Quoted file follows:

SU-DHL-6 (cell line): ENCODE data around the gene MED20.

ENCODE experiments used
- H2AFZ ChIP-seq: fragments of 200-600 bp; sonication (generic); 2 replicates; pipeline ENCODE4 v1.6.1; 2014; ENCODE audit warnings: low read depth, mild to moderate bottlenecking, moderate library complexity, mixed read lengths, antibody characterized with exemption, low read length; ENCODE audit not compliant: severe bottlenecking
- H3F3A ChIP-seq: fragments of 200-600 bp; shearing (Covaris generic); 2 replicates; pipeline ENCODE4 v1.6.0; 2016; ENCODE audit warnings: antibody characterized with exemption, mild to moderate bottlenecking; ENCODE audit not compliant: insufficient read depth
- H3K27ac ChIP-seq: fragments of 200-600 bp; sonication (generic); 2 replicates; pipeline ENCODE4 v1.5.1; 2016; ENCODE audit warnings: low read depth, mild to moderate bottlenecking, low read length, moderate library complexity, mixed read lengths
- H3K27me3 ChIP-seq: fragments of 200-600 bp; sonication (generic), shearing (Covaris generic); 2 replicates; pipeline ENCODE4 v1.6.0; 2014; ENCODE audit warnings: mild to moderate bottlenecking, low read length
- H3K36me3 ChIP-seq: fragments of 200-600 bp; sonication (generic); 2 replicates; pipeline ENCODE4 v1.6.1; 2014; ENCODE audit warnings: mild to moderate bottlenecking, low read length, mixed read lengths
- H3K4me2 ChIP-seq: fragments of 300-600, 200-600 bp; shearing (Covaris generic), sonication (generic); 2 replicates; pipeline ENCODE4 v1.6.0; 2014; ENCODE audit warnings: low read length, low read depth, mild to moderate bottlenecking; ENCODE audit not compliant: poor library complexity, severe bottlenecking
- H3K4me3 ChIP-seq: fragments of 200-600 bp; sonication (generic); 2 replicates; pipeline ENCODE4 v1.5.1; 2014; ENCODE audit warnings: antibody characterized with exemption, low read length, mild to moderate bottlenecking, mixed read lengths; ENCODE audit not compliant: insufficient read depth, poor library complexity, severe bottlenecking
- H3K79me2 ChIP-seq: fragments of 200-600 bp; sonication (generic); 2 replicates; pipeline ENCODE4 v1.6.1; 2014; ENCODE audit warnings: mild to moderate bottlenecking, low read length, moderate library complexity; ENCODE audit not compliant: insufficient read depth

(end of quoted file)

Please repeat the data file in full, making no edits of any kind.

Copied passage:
SU-DHL-6 (cell line): ENCODE data around the gene MED20.

ENCODE experiments used
- H2AFZ ChIP-seq: fragments of 200-600 bp; sonication (generic); 2 replicates; pipeline ENCODE4 v1.6.1; 2014; ENCODE audit warnings: low read depth, mild to moderate bottlenecking, moderate library complexity, mixed read lengths, antibody characterized with exemption, low read length; ENCODE audit not compliant: severe bottlenecking
- H3F3A ChIP-seq: fragments of 200-600 bp; shearing (Covaris generic); 2 replicates; pipeline ENCODE4 v1.6.0; 2016; ENCODE audit warnings: antibody characterized with exemption, mild to moderate bottlenecking; ENCODE audit not compliant: insufficient read depth
- H3K27ac ChIP-seq: fragments of 200-600 bp; sonication (generic); 2 replicates; pipeline ENCODE4 v1.5.1; 2016; ENCODE audit warnings: low read depth, mild to moderate bottlenecking, low read length, moderate library complexity, mixed read lengths
- H3K27me3 ChIP-seq: fragments of 200-600 bp; sonication (generic), shearing (Covaris generic); 2 replicates; pipeline ENCODE4 v1.6.0; 2014; ENCODE audit warnings: mild to moderate bottlenecking, low read length
- H3K36me3 ChIP-seq: fragments of 200-600 bp; sonication (generic); 2 replicates; pipeline ENCODE4 v1.6.1; 2014; ENCODE audit warnings: mild to moderate bottlenecking, low read length, mixed read lengths
- H3K4me2 ChIP-seq: fragments of 300-600, 200-600 bp; shearing (Covaris generic), sonication (generic); 2 replicates; pipeline ENCODE4 v1.6.0; 2014; ENCODE audit warnings: low read length, low read depth, mild to moderate bottlenecking; ENCODE audit not compliant: poor library complexity, severe bottlenecking
- H3K4me3 ChIP-seq: fragments of 200-600 bp; sonication (generic); 2 replicates; pipeline ENCODE4 v1.5.1; 2014; ENCODE audit warnings: antibody characterized with exemption, low read length, mild to moderate bottlenecking, mixed read lengths; ENCODE audit not compliant: insufficient read depth, poor library complexity, severe bottlenecking
- H3K79me2 ChIP-seq: fragments of 200-600 bp; sonication (generic); 2 replicates; pipeline ENCODE4 v1.6.1; 2014; ENCODE audit warnings: mild to moderate bottlenecking, low read length, moderate library complexity; ENCODE audit not compliant: insufficient read depth